Lawmakers

told cuts would

be devastating

AUGUSTA – Hundreds of handicapped clients of social services and service providers turned out for a hearing Monday to protest Gov. John Baldacci’s plan to cut programs in response to a $128 million Medicaid shortfall.

Speakers, who stood in long lines for a chance to address legislators, said the cuts would not only bring more hardship and pain into many lives, but would affect thousands of social workers’ jobs as well.

“I think this is all about jobs,” Rick Dorian, director of a Farmington-based social service agency, told a news conference outside the Augusta Civic Center, where the Appropriations and Health and Human Services committees heard testimony.

Dorian, who is also vice president of the Maine Association for Community Service Providers, said the cuts represent a loss of 800 of the member agencies’ 8,000 jobs.

Statewide, job losses stemming from the full scale of cuts could add up to 10,000 and $30 to $40 million in lost revenues, advocates said.

Maine’s Medicaid program, known as MaineCare, serves 250,000 people through 7,000 providers in the state. With a looming Medicaid shortfall of $128 million for fiscal 2005, which starts in July, the administration has proposed cutting $73 million for MaineCare programs.

The cuts would affect mental health programs, dental services, physical, occupational and speech therapy among other services.

Jack Fuller of the Maine Dental Access Coalition called the cuts “a mean-spirited shell game” that would send people who can now receive emergency dental care to hospital emergency rooms instead.

Not only is that more expensive, but emergency rooms also lack the antibiotics and pain relievers needed to treat dental problems, Fuller said.

Many of the 30,000 Mainers with Alzheimer’s disease receive therapeutic adult day care services that would be eliminated under the budget revisions. But the $266,000 in cuts would be more than offset by the costs of hospital and other long-term care options, said Kathryn Pears of the Maine Alzheimer’s Association.

Speakers addressing lawmakers from their wheelchairs spoke of the need to continue services that keep them independent and productive. The alternative, institutionalization, is much more expensive, they said.

Kennebec County Sheriff Everett Flannery joined those opposing the cuts, saying one-third of people in the county jail have mental disorders. If those offenders had been properly treated, they would probably not be in jail, said Flannery.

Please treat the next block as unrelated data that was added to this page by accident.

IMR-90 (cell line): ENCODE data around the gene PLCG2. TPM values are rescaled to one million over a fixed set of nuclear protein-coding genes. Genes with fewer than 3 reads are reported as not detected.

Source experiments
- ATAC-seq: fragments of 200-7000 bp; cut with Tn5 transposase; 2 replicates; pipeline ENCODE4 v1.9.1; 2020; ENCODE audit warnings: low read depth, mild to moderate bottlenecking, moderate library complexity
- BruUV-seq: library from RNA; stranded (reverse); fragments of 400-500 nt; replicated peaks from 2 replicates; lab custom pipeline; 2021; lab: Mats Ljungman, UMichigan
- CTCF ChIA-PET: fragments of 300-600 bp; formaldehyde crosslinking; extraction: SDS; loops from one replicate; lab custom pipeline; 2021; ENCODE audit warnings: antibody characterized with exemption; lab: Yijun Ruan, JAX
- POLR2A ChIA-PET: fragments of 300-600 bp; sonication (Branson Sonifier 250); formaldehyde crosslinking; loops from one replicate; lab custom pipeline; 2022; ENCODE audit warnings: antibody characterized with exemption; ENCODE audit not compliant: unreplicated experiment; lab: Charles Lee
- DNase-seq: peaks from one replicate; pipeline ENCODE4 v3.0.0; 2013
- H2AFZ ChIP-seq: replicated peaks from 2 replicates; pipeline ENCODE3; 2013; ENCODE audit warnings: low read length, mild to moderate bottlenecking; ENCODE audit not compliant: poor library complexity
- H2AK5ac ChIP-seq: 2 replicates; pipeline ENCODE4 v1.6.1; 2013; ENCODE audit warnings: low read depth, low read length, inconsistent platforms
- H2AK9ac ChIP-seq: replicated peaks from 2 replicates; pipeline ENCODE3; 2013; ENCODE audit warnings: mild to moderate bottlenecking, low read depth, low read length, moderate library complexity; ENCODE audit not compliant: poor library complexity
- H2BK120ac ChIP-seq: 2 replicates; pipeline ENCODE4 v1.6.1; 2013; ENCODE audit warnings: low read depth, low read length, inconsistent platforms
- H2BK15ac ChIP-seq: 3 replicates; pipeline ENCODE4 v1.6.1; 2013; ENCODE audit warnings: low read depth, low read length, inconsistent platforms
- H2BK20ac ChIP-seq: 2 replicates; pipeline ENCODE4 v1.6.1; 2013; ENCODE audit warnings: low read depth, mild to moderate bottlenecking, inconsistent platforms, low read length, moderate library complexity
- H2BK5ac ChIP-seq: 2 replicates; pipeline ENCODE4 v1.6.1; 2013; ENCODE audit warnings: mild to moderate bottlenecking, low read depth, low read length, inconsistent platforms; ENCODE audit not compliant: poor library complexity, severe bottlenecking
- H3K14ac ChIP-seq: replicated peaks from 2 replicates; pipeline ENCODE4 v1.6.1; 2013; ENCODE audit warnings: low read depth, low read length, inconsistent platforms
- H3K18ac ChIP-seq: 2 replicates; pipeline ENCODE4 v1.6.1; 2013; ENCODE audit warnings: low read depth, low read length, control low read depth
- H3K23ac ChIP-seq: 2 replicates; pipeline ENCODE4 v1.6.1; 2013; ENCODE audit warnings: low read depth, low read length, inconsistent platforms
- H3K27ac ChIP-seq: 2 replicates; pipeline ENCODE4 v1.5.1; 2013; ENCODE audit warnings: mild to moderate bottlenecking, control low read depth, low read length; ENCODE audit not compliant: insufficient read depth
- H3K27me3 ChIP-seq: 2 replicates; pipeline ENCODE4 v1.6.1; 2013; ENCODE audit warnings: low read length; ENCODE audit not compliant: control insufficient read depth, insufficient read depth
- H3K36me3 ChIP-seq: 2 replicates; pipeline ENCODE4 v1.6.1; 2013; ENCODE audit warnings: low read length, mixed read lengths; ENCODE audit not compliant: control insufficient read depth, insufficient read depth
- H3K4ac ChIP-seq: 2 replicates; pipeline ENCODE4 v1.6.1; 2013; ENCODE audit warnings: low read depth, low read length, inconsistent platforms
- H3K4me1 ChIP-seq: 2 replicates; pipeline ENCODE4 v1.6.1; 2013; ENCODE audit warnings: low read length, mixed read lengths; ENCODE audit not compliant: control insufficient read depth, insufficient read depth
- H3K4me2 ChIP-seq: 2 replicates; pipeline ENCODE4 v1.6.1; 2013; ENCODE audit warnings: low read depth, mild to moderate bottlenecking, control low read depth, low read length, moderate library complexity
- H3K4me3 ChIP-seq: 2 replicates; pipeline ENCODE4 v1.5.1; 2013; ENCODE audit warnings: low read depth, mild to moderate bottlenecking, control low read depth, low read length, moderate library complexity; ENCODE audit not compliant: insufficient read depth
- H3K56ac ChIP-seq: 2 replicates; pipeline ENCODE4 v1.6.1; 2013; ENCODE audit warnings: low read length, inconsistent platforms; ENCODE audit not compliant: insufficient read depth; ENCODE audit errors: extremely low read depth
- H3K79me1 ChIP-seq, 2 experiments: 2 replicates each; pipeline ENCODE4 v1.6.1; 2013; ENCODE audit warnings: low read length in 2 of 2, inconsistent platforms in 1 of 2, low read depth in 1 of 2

Having mentally ill offenders in county prisons shifts costs that should be borne by statewide taxes to property taxpayers, Flannery added.

Some of those opposing the Medicaid cuts suggested increasing taxes on tobacco, alcohol, recreational activities, and even raising the 5 percent sales tax by 1 percent.

Without flat-out rejecting the idea of a tax increase, a spokesman for Baldacci said the governor’s main priority is to keep Maine competitive, and raising taxes is no way to do that. But spokesman Lee Umphrey said the governor is willing to listen, too.

“This is a proposed budget and this is the start of a process, and working with the Legislature we will balance the state’s fiscal needs and meet the needs of the people,” Umphrey said.

A co-chairman of the Health and Human Services Committee, Portland Democratic Sen. Michael Brennan, said after seeing Monday’s outpouring of concern that there was little chance the governor’s proposed cuts as proposed would remain intact.

“There will be cuts, but I can’t imagine they will be as deep or as far-reaching as he’s put on the table,” Brennan said.

Leaders of the minority Republicans said the cuts would not be necessary if Baldacci and the Democrats had moved forward more slowly when Dirigo Health, the state’s program to provide health insurance access to everyone, was enacted last spring.

“These cuts would be avoidable if the Medicaid expansion included in Dirigo Health were phased in,” said Assistant House Republican Leader David Bowles, R-Sanford.

AP-ES-03-15-04 1632EST



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